The Program will enable students, not only to recall and comprehend a number of theories and methods, but also to select among a variety of classic and contemporary social theories, and a variety of qualitative or quantitative methods the ones that properly fit a certain social phenomenon or problem, be it local or global. Students will be able to apply these theories and methods to analyze, interpret or evaluate specific local or global social phenomena or structures, and sociologically describe them, design sociological solutions to their identified and analyzed problems, and clearly present their findings to either an academic community or the public in general.
Aware of a number of local and global social issues and problems, and armed with the knowledge of sociological theories and methods, and the skills of analyzing data, evaluating programs and designing social policies and solutions, the graduates of this Program can join doctorate programs in sociology or related fields, teach sociology, or work in local or global, research centers, governmental or non governmental organizations, industry, business, marketing departments, etc.
The M.A. Program in Sociology is designed for students, who are interested in building a career in social research, working in human services agencies, teaching sociology in community colleges, engaging in grassroots activism and social change, or pursuing a doctorate degree in sociology.
Student Learning Outcomes
Graduates will be able to:
- Explain key social concepts relating to the groups, cultures, organizations, social institutions, and processes that societies develop
- Design research projects that test theories about social issues
- Collect data through surveys, observations, interviews, and other sources
- Locate published research and data on various social topics such as social inequality, education, population demographics and crime
- Perform and interpret complex quantitative and qualitative analysis that uses social data
- Prepare reports, articles, or presentations detailing their research findings in clear and articulate ways
- Consult with and advise clients, policymakers, or other groups on research findings and sociological issues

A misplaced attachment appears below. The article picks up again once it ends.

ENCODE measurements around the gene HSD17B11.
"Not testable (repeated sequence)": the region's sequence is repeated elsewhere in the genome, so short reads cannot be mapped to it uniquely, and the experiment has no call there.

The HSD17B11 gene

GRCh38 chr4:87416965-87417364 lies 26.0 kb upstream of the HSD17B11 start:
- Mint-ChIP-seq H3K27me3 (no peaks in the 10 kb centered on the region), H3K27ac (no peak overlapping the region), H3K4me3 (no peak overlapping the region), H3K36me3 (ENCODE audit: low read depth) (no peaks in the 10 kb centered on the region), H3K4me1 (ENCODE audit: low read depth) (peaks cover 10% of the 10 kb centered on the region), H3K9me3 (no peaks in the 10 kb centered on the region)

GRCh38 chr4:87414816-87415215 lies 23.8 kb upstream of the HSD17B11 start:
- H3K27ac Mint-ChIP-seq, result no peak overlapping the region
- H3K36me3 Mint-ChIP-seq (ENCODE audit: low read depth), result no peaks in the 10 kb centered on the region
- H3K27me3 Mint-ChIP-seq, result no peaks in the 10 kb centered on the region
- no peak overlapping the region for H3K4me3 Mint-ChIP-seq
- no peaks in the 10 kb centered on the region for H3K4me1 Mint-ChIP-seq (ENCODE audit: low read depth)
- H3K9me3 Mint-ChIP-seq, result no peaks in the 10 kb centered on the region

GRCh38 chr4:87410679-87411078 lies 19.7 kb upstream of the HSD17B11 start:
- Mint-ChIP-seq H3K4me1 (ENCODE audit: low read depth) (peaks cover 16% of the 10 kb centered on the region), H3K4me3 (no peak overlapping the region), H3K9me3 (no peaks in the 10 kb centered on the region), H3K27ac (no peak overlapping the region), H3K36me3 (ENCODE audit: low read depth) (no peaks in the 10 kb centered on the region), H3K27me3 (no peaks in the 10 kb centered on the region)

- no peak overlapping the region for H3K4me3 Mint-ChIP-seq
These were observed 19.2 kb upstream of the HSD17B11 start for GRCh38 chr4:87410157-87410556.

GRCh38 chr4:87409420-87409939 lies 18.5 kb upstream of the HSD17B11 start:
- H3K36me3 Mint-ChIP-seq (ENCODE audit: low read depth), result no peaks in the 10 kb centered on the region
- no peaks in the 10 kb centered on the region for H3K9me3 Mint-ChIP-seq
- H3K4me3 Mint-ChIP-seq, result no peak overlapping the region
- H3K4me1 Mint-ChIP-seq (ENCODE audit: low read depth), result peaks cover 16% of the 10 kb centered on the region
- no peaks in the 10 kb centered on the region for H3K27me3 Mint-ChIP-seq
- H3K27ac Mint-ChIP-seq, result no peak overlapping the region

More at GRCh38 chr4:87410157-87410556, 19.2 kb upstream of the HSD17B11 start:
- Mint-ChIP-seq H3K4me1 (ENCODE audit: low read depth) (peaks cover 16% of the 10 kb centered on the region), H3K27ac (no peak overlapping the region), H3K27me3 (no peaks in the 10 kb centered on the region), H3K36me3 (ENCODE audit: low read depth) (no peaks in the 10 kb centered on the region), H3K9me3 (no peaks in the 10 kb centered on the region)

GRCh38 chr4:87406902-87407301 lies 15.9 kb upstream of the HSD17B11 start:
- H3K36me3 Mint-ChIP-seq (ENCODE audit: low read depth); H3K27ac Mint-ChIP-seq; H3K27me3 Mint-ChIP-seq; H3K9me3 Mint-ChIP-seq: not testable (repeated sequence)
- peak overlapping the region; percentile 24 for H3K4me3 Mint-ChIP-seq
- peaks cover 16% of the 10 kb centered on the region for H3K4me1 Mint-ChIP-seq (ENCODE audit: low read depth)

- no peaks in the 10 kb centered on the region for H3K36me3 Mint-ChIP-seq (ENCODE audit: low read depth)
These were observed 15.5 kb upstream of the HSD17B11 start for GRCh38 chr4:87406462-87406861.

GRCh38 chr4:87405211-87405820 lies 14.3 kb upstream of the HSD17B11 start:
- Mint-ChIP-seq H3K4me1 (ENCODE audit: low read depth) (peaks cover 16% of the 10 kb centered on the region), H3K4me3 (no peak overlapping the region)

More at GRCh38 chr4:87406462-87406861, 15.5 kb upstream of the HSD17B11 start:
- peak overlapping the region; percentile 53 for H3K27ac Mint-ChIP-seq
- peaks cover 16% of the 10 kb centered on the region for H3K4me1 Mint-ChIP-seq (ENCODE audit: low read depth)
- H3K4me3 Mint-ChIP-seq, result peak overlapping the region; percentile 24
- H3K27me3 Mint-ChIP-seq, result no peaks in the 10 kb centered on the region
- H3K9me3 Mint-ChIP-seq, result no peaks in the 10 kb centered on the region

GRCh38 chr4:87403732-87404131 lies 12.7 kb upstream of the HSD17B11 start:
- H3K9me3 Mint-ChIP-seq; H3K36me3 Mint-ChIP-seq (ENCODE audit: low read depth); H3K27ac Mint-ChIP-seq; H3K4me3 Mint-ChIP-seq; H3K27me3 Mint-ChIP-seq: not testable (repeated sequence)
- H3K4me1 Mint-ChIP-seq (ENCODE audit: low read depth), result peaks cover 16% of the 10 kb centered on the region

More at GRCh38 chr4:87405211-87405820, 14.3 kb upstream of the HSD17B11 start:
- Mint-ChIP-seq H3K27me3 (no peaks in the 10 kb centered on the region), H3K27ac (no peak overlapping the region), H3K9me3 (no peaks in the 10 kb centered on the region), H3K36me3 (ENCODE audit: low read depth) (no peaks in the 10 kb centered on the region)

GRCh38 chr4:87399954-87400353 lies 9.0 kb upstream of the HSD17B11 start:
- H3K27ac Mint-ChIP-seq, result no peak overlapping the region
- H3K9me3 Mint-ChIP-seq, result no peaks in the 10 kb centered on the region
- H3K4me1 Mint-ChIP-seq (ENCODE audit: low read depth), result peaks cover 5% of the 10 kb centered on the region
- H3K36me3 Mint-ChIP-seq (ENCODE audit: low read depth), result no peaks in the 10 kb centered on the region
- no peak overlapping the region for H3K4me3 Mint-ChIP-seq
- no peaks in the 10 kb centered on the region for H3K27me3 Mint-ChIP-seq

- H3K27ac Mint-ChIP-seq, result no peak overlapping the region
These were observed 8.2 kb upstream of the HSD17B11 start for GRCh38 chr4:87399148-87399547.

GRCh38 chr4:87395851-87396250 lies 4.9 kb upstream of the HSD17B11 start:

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Additional Admission Requirements
- Admission requirements over and above admission to NAU are required.
- NAU Graduate Online application is required for all programs. Details on admission requirements are included in the online application.
- Undergraduate degree from a regionally accredited institution
- Grade Point Average (GPA) of 3.00 (scale is 4.00 = "A"), or the equivalent.
- Admission to many graduate programs is on a competitive basis, and programs may have higher standards than those established by the Graduate College.
- For details on graduate admission policies, please visit the Graduate Admissions Policy
- International applicants have additional admission requirements. Please see the International Graduate Admissions Policy
Individual program admission requirements include:
- 3 letters of recommendation
- Personal statement or essay
Take the following 34 units:
Applied Sociology Courses (10 units)
Electives (18 units)
Select an Internship or Thesis in consultation with your committee (6 units):
- Internship: SOC 696. Complete an internship, which requires your committee's approval, provides you with hands-on experience to help bridge the gap between theory and practice. See the internship coordinator for information about our network of field-placement opportunities with agencies, organizations, and companies throughout Arizona. An internship manuscript is required. Contact the department for further information.
- Thesis: SOC 699. Prepare a thesis, which involves an independent research project in either applied or basic sociological inquiry, followed by the writing and oral defense of an approved thesis. (Please note that you may end up taking more than the 6 units you can count toward your degree because you must register for it each semester while you are working on your thesis.)
- Select your committee by the time you've completed 18 units of coursework
- Prepare a formal manuscript for your internship or thesis, which your committee must approve
- Make an oral presentation to your committee, which they must approve
Be aware that some courses may have prerequisites that you must also take. For prerequisite information click on the course or see your advisor.